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Saturday, April 22, 2017

Venice Art Walk 2017

“Peaking in My Butterfly Garden” 2017*


Once again it is time for the Venice ARTwalk, one of the truly fun all-weekend parties in Los Angeles. Come see great art displayed at the Google headquarters and buy something at the auction to support the Venice Family Clinic. I always create a UNIQUE piece for this event, so please join us and bid on it. At 30” wide, my contribution this year: “Peaking in My Butterfly Garden”
For more info:
https://theveniceartwalk.org



Venice Art Walk 2017

May 21, 2017
12pm-6pm
340 Main Street
Venice, California


*photograph(s) © copyright, ROBERT GLENN KETCHUM, 2017, @RbtGlennKetchum @LittleBearProd #LittleBearProd
SOCIAL MEDIA by #LittleBearProd: http://www.LittleBearProd.com

Friday, April 21, 2017

Weekly Post: My Life in the Garden of Eden by Robert Glenn Ketchum

My Life in the Garden of Eden
by Robert Glenn Ketchum

As part of paying the bills in my professional career, I photographed a number of significant gardens. I helped create several pretty amazing ones as well. Some of these pictures have been published in various books, but most have never been seen. In this blog, I will show you all my best garden images AND discuss garden design.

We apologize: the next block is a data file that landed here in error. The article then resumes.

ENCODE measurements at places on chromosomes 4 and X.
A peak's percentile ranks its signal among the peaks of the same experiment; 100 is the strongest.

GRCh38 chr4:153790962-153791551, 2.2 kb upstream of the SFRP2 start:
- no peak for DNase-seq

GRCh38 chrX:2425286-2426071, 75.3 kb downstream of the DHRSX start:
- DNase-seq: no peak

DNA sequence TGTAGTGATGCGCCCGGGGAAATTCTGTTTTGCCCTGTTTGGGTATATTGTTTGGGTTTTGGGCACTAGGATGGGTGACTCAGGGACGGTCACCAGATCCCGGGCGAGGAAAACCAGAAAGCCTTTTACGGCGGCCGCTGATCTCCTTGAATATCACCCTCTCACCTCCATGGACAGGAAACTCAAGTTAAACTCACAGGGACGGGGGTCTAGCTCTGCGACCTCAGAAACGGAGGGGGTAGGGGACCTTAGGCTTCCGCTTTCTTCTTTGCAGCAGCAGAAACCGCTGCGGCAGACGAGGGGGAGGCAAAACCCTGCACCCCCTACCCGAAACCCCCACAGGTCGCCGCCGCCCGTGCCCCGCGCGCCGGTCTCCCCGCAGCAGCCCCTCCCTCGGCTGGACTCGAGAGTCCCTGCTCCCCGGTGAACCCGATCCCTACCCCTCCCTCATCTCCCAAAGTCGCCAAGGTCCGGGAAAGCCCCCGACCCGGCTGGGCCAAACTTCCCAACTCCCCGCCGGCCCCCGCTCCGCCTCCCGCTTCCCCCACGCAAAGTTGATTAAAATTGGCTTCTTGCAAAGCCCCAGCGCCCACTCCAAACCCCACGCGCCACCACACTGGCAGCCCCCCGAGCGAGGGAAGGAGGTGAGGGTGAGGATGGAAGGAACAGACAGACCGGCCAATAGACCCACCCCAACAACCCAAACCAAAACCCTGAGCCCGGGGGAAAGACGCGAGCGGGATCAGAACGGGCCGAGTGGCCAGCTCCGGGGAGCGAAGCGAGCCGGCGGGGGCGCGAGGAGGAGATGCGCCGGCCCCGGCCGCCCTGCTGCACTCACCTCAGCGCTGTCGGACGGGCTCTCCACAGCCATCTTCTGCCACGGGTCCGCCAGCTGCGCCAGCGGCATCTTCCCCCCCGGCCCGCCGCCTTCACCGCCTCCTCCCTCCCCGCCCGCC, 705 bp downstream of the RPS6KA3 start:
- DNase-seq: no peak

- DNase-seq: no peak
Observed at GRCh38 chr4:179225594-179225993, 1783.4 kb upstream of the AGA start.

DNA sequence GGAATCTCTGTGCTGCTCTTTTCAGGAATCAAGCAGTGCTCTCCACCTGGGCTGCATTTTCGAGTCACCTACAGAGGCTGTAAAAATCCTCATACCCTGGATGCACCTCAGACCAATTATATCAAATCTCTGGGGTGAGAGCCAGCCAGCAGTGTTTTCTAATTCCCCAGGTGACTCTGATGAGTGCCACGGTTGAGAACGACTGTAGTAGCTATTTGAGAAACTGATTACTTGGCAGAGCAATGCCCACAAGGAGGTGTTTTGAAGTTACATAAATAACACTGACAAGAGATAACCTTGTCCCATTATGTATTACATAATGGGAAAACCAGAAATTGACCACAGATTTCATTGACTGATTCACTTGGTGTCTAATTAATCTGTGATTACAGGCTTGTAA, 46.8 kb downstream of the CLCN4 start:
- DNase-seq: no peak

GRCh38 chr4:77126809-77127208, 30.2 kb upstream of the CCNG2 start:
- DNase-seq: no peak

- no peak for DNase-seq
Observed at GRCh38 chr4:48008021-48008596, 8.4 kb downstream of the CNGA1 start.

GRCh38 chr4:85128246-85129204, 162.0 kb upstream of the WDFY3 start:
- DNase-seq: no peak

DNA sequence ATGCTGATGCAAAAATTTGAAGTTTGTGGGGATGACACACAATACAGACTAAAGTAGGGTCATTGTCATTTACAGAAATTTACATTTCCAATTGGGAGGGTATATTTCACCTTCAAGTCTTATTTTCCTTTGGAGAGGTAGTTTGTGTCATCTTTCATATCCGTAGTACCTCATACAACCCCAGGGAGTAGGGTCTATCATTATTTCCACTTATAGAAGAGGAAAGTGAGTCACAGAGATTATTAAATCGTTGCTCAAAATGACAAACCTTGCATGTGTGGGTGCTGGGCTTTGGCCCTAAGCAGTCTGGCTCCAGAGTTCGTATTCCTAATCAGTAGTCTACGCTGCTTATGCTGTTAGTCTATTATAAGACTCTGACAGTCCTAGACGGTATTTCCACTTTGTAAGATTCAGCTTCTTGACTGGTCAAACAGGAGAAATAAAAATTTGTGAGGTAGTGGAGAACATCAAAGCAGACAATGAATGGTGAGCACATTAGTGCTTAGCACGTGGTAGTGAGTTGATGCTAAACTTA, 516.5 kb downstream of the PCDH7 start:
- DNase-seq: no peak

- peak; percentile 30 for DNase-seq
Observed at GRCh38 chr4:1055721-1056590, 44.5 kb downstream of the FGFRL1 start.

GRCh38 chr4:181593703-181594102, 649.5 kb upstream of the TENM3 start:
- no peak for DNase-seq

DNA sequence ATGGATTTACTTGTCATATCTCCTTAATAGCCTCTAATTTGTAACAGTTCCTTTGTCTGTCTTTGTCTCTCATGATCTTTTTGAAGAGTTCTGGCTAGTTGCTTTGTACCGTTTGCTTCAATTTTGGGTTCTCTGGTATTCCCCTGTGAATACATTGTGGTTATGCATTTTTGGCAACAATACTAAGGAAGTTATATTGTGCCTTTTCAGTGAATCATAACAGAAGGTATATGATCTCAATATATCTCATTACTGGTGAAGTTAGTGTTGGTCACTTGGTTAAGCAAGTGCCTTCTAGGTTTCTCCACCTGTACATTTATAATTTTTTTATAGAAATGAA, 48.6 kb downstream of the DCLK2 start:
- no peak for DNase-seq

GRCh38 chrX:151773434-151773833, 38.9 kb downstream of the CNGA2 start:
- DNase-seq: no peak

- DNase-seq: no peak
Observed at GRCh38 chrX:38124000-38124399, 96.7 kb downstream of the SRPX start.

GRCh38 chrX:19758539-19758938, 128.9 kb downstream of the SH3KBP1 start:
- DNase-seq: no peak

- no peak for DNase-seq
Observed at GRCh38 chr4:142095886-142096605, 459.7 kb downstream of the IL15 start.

Friday, April 21, 2017
My Life in the Garden of Eden, #42:
Garden, #42:  This is the more finished part of my new garden, and the spring rains have brought the islands of planting alive. As you see, I have mixed pots and ground plantings in clusters that allow viewing and access from 360-degrees. This post, however, is really about the plant blooming those lavender, cone-shaped flowers in the upper left - a Pride of Madeira. This is a beautiful flowering plant as you can see. It is also drought tolerant. In California, it is considered an invasive species in the wild. In my garden it will just try to take over. MORE importantly, there are few other plants I know that attract bees, butterflies, and hummingbirds like this one does. It brings the entire garden to life. Things are literally, buzzing! If you are a insect biologist and reading this, perhaps you can help me here. One other element is attracted to this plant, and I can only describe it as a “crazy moth.” It is seldom around during the day, and if they are here at night I do not see them, but for about 3hrs. every morning, several of them arrive in the yard. They do not often land, but rather fly around VERY fast in crazy patterns that seem to have little meaning. Occasionally they chase each, but mostly they just rocket around nearly missing things, and they are as fast as hummingbirds. I think they are moths because I saw one dive into a planter, and when I investigated it looked moth-like with camouflage wing colors. Any ideas?